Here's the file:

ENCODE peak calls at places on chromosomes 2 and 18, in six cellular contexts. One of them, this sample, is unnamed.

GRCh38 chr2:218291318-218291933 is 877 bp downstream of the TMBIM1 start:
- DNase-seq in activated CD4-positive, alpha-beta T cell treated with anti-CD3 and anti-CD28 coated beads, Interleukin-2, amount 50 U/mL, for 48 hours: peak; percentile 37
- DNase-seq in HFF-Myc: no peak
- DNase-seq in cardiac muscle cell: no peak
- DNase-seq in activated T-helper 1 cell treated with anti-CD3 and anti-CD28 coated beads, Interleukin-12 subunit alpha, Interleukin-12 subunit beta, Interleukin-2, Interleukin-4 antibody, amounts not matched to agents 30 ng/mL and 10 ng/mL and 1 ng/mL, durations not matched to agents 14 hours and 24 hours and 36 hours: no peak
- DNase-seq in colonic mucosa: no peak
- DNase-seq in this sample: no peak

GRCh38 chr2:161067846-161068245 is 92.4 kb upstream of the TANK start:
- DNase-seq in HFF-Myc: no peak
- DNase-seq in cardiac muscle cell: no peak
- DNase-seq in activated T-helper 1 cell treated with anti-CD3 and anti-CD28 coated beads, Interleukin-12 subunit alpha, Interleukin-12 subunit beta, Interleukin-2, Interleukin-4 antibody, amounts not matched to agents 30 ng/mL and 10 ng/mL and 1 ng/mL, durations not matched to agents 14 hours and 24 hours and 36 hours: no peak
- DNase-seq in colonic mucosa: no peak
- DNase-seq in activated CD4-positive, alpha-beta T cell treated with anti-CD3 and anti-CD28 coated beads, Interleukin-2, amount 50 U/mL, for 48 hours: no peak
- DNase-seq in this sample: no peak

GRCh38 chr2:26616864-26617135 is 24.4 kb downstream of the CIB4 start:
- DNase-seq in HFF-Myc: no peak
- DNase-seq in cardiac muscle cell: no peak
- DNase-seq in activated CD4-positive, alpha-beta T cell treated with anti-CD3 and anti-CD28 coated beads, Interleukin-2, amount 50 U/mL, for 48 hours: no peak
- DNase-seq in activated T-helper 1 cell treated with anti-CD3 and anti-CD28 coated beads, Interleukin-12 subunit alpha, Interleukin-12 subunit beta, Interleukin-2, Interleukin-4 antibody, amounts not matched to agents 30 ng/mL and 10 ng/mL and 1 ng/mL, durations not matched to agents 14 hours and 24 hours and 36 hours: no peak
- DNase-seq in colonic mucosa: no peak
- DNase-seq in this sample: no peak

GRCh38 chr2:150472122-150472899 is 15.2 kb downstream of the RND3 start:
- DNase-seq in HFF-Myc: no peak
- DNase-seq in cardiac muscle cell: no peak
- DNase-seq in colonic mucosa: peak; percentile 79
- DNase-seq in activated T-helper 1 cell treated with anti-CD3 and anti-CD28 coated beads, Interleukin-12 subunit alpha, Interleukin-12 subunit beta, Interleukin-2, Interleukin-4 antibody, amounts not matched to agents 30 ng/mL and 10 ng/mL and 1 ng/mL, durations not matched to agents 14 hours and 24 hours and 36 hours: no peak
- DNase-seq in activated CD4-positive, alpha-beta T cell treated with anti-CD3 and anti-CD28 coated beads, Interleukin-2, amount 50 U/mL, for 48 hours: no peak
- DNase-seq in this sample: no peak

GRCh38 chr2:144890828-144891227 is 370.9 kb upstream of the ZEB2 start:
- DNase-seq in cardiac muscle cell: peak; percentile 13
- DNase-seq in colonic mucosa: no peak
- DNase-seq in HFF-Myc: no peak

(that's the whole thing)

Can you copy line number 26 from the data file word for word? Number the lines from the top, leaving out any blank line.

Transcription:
- DNase-seq in colonic mucosa: peak; percentile 79